How can you identify the substance being oxidized in the following reaction: #CH_4 + O_2 -> CO_2 + H_2O#?

1 Answer
Jul 11, 2016

Answer:

Here's what I got.

Explanation:

The first thing to notice here is that the chemical equation given to you is not balanced, so let's try to balance it using oxidation numbers once we identify the substance that is being oxidized.

So, assign oxidation numbers to the atoms that take part in the reaction

#stackrel(color(blue)(-4))("C") stackrel(color(blue)(+1))("H") _ (4(g)) + stackrel(color(blue)(0))("O")_ (2(g)) -> stackrel(color(blue)(+4))("C") stackrel(color(blue)(-2))("O")_ (2(g)) + stackrel(color(blue)(+1))("H")_ 2stackrel(color(blue)(-2))("O")_ ((l))#

Now, you're looking for elements that have different oxidation states on the reactants' side and on the products' side.

Notice that carbon's oxidation number went from #color(blue)(-4)# on the reactants' side to #color(blue)(+4)# on the products' side. An increase in the oxidation number tells you that the element in question is being oxidized.

Similarly, the oxidation number of oxygen goes from #color(blue)(0# on the reactants' side to #color(blue)(-2)# on the products' side. A decrease in the oxidation number tells you that the element is question is being reduced.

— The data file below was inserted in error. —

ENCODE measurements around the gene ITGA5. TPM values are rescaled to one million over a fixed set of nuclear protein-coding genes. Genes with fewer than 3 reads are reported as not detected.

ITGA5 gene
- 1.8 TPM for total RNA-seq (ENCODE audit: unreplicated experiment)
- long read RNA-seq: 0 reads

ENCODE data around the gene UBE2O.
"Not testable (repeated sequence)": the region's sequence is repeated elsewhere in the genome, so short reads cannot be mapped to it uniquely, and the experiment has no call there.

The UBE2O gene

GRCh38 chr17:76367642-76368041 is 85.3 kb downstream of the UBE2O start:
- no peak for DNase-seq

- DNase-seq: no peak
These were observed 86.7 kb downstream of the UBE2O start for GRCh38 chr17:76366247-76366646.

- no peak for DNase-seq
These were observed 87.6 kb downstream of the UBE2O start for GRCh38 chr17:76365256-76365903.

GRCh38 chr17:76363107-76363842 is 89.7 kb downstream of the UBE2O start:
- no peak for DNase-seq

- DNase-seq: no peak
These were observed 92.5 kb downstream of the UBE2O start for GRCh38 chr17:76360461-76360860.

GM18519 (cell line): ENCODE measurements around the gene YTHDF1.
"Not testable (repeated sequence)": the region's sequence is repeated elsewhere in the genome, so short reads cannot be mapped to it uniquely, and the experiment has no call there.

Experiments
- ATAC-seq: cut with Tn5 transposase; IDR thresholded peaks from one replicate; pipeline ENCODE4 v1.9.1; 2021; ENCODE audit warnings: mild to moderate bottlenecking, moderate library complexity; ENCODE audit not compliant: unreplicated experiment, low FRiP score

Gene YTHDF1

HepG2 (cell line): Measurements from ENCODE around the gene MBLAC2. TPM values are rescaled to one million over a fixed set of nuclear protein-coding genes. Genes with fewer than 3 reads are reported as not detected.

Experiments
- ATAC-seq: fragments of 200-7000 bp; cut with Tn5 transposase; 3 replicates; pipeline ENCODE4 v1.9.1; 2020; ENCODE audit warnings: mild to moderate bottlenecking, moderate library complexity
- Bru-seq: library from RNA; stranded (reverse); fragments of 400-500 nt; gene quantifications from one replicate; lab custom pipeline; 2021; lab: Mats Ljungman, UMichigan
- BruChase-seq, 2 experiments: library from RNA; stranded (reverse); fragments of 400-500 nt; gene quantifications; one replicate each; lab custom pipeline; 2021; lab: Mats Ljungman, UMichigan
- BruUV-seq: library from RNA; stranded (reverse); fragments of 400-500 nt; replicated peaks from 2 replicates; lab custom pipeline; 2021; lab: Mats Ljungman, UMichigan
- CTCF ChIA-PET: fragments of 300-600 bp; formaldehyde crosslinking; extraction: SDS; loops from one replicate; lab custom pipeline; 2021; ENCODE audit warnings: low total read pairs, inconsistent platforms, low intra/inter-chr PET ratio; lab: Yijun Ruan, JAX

Therefore, you can say that carbon is being oxidized and oxygen is being reduced.

The oxidation half-reaction looks like this

#stackrel(color(blue)(-4))("C") -> stackrel(color(blue)(+4))("C") + 8"e"^(-)#

The reduction half-reaction looks like this

#stackrel(color(blue)(0))("O") _ 2 + 4"e"^(-) -> 2stackrel(color(blue)(-2))("O")""^(2-)#

Here each oxygen atom is gaining #2# electrons, so #2# oxygen atoms will gain a total of #4# electrons.

In order for a redox reaction to take place, you need equal numbers of electrons lost in the oxidation half-reaction and gained in the reduction half-reaction.

To get that to happen, multiply the reduction half-reaction by #2# and add the two half-reactions

#{(color(white)(aaaaaa)stackrel(color(blue)(-4))("C") -> stackrel(color(blue)(+4))("C") + 8"e"^(-)), (stackrel(color(blue)(0))("O") _ 2 + 4"e"^(-) -> 2stackrel(color(blue)(-2))("O")""^(2-)" "| xx 2) :}#
#color(white)(aaaaaaaaaaaaaaaaaaaaa)/color(white)(a)#

#"CH"_ 4 + 2"O"_ 2 + color(red)(cancel(color(black)(8"e"^(-)))) -> "CO"_ 2 + color(red)(cancel(color(black)(8"e"^(-)))) + 2"H"_ 2 "O"#

You will thus have

#"CH"_ (4(g)) + 2"O"_ (2(g)) -> "CO"_ (2(g)) + 2"H"_ 2"O"_ ((l))#

So, carbon is being oxidized and oxygen is being reduced. You can thus say that methane is acting as a reducing agent because it reduces oxygen gas.

Similarly, oxygen gas acts an oxidizing agent because it oxidizes methane to carbon dioxide.

Keep in mind that the substance that is being oxidized acts as a reducing agent and the substance that is being reduced acts as an oxidizing agent.